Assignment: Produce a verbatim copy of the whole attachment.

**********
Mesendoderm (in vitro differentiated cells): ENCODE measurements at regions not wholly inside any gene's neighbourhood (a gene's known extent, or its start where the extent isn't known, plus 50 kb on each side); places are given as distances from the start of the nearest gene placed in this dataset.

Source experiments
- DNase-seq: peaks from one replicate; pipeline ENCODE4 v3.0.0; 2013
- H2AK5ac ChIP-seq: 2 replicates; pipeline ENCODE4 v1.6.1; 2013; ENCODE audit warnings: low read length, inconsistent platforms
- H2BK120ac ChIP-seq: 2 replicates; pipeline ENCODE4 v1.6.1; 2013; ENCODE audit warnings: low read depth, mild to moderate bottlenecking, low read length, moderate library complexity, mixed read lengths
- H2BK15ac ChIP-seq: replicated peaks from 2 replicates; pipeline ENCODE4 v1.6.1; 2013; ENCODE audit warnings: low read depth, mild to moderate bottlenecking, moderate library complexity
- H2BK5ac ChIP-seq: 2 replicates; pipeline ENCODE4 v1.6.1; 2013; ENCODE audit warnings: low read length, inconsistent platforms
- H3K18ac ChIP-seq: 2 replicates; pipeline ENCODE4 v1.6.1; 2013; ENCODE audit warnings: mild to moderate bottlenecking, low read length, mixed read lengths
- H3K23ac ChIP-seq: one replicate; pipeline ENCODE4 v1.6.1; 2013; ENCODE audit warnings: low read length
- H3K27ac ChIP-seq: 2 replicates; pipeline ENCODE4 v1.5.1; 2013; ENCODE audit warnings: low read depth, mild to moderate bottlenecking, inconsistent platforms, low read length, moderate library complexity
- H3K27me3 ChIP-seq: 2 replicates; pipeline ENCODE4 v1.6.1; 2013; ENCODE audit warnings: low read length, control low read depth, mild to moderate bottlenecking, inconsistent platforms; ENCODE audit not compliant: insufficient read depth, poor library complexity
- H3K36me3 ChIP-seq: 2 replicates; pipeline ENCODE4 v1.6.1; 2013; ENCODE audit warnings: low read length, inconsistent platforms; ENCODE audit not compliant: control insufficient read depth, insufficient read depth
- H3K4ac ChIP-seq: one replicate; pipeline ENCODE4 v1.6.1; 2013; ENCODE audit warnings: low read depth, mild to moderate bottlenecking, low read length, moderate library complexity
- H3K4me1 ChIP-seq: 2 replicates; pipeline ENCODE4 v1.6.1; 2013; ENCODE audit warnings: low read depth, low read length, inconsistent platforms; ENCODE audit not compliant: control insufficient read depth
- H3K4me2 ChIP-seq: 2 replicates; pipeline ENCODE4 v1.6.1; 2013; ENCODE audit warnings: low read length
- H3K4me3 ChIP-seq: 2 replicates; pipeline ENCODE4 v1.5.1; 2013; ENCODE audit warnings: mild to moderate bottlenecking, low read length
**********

Mesendoderm (in vitro differentiated cells): ENCODE measurements at regions not wholly inside any gene's neighbourhood (a gene's known extent, or its start where the extent isn't known, plus 50 kb on each side); places are given as distances from the start of the nearest gene placed in this dataset.

Source experiments
- DNase-seq: peaks from one replicate; pipeline ENCODE4 v3.0.0; 2013
- H2AK5ac ChIP-seq: 2 replicates; pipeline ENCODE4 v1.6.1; 2013; ENCODE audit warnings: low read length, inconsistent platforms
- H2BK120ac ChIP-seq: 2 replicates; pipeline ENCODE4 v1.6.1; 2013; ENCODE audit warnings: low read depth, mild to moderate bottlenecking, low read length, moderate library complexity, mixed read lengths
- H2BK15ac ChIP-seq: replicated peaks from 2 replicates; pipeline ENCODE4 v1.6.1; 2013; ENCODE audit warnings: low read depth, mild to moderate bottlenecking, moderate library complexity
- H2BK5ac ChIP-seq: 2 replicates; pipeline ENCODE4 v1.6.1; 2013; ENCODE audit warnings: low read length, inconsistent platforms
- H3K18ac ChIP-seq: 2 replicates; pipeline ENCODE4 v1.6.1; 2013; ENCODE audit warnings: mild to moderate bottlenecking, low read length, mixed read lengths
- H3K23ac ChIP-seq: one replicate; pipeline ENCODE4 v1.6.1; 2013; ENCODE audit warnings: low read length
- H3K27ac ChIP-seq: 2 replicates; pipeline ENCODE4 v1.5.1; 2013; ENCODE audit warnings: low read depth, mild to moderate bottlenecking, inconsistent platforms, low read length, moderate library complexity
- H3K27me3 ChIP-seq: 2 replicates; pipeline ENCODE4 v1.6.1; 2013; ENCODE audit warnings: low read length, control low read depth, mild to moderate bottlenecking, inconsistent platforms; ENCODE audit not compliant: insufficient read depth, poor library complexity
- H3K36me3 ChIP-seq: 2 replicates; pipeline ENCODE4 v1.6.1; 2013; ENCODE audit warnings: low read length, inconsistent platforms; ENCODE audit not compliant: control insufficient read depth, insufficient read depth
- H3K4ac ChIP-seq: one replicate; pipeline ENCODE4 v1.6.1; 2013; ENCODE audit warnings: low read depth, mild to moderate bottlenecking, low read length, moderate library complexity
- H3K4me1 ChIP-seq: 2 replicates; pipeline ENCODE4 v1.6.1; 2013; ENCODE audit warnings: low read depth, low read length, inconsistent platforms; ENCODE audit not compliant: control insufficient read depth
- H3K4me2 ChIP-seq: 2 replicates; pipeline ENCODE4 v1.6.1; 2013; ENCODE audit warnings: low read length
- H3K4me3 ChIP-seq: 2 replicates; pipeline ENCODE4 v1.5.1; 2013; ENCODE audit warnings: mild to moderate bottlenecking, low read length